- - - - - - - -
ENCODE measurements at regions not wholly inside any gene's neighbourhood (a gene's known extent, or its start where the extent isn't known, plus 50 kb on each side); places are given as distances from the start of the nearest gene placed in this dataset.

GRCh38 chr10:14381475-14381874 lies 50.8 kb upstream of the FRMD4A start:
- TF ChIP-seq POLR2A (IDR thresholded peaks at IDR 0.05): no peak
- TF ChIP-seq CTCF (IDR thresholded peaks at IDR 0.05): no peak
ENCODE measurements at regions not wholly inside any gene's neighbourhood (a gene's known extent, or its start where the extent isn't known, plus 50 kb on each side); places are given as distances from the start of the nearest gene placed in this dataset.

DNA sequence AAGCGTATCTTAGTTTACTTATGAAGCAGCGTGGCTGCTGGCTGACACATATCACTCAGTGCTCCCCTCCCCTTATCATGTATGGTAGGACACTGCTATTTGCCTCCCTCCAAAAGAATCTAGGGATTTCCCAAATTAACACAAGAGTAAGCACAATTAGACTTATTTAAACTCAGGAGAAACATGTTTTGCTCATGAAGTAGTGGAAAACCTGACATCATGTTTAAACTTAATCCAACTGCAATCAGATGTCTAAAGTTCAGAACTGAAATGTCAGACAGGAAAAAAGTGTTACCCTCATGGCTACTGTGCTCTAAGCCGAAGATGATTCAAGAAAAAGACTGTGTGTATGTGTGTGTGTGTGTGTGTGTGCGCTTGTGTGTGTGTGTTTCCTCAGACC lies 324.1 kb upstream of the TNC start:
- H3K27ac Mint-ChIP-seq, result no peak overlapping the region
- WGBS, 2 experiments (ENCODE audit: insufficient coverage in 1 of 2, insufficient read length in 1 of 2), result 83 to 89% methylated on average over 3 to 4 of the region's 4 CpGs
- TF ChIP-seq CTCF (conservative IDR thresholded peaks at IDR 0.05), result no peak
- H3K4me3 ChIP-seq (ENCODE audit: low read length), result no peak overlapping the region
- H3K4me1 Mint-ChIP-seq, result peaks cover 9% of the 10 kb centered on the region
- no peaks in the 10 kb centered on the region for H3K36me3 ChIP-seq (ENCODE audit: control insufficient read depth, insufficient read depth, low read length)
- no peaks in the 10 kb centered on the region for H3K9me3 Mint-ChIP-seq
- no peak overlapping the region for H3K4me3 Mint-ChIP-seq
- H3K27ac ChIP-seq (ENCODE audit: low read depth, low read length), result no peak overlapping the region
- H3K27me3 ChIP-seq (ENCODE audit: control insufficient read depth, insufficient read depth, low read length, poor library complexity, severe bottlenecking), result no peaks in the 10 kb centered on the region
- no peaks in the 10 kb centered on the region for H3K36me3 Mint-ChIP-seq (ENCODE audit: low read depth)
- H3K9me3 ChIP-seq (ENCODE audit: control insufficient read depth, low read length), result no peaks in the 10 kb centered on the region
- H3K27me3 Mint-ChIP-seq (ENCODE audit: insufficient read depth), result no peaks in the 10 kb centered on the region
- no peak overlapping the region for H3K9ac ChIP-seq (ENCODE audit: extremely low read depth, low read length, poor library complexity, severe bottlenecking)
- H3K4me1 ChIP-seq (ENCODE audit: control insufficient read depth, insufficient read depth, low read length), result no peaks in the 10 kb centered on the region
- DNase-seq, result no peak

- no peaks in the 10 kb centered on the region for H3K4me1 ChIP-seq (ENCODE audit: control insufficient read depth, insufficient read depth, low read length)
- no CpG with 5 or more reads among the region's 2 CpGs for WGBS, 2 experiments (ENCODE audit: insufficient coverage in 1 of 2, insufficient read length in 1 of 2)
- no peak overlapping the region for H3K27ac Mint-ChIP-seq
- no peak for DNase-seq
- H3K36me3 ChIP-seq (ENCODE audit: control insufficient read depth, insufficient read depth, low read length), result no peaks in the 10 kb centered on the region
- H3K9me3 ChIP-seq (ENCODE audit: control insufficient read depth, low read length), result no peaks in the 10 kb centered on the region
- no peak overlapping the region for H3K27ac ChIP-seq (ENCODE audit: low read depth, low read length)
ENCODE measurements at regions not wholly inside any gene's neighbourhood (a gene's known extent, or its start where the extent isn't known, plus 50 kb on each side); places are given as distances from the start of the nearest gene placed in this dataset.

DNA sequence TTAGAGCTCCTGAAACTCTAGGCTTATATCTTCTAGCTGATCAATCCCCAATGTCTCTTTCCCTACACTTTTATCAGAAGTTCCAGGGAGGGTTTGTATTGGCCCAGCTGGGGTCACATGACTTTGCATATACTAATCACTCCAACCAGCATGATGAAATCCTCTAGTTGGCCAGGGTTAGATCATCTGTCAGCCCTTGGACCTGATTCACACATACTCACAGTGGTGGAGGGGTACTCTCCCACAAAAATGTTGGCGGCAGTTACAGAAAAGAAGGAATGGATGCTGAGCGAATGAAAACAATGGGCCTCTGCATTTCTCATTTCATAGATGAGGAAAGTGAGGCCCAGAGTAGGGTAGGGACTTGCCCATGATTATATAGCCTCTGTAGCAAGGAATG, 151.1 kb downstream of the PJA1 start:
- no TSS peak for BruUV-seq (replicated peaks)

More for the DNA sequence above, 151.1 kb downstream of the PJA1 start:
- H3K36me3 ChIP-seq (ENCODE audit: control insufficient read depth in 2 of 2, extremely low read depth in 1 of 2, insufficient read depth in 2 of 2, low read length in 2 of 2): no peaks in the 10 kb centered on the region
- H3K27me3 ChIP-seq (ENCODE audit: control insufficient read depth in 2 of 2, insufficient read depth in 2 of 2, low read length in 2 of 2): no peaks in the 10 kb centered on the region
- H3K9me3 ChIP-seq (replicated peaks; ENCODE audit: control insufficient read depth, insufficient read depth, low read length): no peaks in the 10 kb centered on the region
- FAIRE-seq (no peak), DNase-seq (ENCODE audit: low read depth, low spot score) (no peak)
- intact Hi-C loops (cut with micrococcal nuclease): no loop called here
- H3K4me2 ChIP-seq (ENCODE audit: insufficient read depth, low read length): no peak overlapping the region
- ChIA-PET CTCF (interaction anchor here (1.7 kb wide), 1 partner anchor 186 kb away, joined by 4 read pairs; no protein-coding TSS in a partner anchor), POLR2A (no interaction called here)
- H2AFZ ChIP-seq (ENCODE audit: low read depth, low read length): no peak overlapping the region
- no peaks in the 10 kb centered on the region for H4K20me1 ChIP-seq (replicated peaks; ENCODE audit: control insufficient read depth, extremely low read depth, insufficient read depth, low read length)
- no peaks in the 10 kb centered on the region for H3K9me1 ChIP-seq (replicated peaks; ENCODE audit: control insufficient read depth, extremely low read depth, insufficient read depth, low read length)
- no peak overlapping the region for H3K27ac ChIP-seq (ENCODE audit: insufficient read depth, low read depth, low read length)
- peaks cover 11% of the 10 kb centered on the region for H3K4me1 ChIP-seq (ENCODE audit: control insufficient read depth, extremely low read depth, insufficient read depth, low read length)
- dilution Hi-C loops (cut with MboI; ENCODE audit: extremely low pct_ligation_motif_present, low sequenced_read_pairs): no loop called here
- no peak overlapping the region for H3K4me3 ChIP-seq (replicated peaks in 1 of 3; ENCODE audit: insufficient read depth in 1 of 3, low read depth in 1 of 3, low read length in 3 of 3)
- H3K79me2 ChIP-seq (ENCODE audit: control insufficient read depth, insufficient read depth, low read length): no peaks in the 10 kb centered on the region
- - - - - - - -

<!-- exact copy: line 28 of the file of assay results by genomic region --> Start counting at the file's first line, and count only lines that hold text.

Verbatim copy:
- H3K9me3 ChIP-seq (ENCODE audit: control insufficient read depth, low read length), result no peaks in the 10 kb centered on the region